Auditor General reports on Scottish Government accounts

28 September 2017 Share this LinkedIn
Reports

The Auditor General has found that the Scottish Government produced a sound financial report for 2016/17 and managed its budget effectively, but she has underlined the need for further improvements as new financial powers are introduced.

In her annual review of the Scottish Government's Consolidated Accounts, Caroline Gardner highlights the Scottish Government's good record of financial management and reporting. Her independent audit opinion on the 2016/17 accounts is unqualified.

The Scottish Government managed its overall 2016/17 budget of £33.96 billion well, reporting a small underspend of £85 million against this. For the second year, the Scottish budget included new tax and borrowing powers; £633 million was raised by the Land and Buildings Transactions Tax and Scottish Landfill Tax in 2016/17. This was £38 million less than forecast. The Scottish Government managed this shortfall through underspends in its overall budget.

Governance arrangements changed during the year and the Scottish Government is reviewing their effectiveness. Success depends on the culture and behaviours of those involved to ensure robust scrutiny, challenge and transparency.

The Auditor General has recommended a number of areas that the Scottish Government can improve, to help the Parliament and the public in their scrutiny of public finances. These include:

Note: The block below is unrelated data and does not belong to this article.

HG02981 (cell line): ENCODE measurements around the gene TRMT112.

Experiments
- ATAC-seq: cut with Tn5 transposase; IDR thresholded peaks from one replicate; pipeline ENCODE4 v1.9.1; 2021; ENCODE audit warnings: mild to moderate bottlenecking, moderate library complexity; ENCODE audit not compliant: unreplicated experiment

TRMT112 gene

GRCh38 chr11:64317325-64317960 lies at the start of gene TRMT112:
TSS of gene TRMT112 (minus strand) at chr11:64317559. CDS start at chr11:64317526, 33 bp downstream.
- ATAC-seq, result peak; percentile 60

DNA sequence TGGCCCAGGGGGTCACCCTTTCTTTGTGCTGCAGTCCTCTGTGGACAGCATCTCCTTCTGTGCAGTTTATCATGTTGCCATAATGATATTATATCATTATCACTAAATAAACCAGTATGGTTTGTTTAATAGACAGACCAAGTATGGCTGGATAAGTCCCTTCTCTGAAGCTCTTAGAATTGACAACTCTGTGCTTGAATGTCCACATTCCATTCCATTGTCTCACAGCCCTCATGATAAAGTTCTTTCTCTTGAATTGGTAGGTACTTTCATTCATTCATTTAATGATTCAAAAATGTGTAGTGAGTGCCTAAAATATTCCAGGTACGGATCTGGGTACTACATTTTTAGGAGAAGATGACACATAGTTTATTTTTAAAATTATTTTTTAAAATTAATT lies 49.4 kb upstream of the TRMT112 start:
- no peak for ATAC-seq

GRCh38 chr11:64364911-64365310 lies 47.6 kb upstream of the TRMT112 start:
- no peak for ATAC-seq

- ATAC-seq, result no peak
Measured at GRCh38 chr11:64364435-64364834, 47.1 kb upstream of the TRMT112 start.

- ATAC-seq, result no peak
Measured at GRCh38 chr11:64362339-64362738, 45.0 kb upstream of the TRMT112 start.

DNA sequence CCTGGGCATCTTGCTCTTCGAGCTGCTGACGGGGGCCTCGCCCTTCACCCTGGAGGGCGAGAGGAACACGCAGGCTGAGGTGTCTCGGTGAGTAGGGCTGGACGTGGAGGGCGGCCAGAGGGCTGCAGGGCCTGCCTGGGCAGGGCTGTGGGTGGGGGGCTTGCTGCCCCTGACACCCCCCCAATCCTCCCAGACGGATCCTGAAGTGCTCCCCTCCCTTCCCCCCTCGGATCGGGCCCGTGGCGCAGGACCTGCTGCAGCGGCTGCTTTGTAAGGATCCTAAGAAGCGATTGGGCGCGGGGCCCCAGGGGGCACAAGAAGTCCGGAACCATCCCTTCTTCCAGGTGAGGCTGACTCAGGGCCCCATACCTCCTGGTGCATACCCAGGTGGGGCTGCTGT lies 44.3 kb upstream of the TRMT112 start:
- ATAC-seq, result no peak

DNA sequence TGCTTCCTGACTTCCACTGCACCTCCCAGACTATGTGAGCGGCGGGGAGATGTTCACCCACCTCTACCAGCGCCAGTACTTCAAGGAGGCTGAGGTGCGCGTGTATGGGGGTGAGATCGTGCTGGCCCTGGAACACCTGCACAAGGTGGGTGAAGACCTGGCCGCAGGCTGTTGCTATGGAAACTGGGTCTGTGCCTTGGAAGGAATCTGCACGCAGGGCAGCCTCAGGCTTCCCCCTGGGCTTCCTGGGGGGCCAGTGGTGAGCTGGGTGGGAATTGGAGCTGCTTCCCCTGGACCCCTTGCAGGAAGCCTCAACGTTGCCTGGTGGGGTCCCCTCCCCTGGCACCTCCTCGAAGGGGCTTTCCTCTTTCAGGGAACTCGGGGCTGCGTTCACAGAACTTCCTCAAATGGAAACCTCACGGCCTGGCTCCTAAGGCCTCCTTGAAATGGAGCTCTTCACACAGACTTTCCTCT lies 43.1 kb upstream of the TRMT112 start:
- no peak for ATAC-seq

• publishing a consolidated account for the whole public sector to outline total assets, liabilities, borrowing and investments;
  • introducing a medium-term financial strategy to outline high-level financial plans for the next five years; and
  • finalising policies and principles for using the new borrowing and reserves powers.

Caroline Gardner, Auditor General, said:

"The Scottish Government's consolidated accounts are a key component of its accountability to the Parliament and the public.

"The arrival of substantial new financial powers and potential changes arising from Brexit mean it is critical that it continues to strengthen its approach to public financial management and reporting. I hope my recommendations will support that vital work moving forward."

Other significant audit matters in today's report include:

  • The financial impact and management of the continued risks associated with the Common Agricultural Policy Futures Programme, established to implement reforms and deliver financial aid to farmers and rural businesses.
  • The outcomes following closure of the European Structural Funds 2007-13 programmes which provide financial assistance in areas such as transport links and business growth. The 2016/17 accounts show that the Scottish Government needs to repay £31 million to the European Commission representing grant payments received over and above expenditure declared to the EC. Project sponsors were also overpaid £16 million as a result of errors and subsequent application of penalties. It's unclear whether the Scottish Government will fully recover these debts.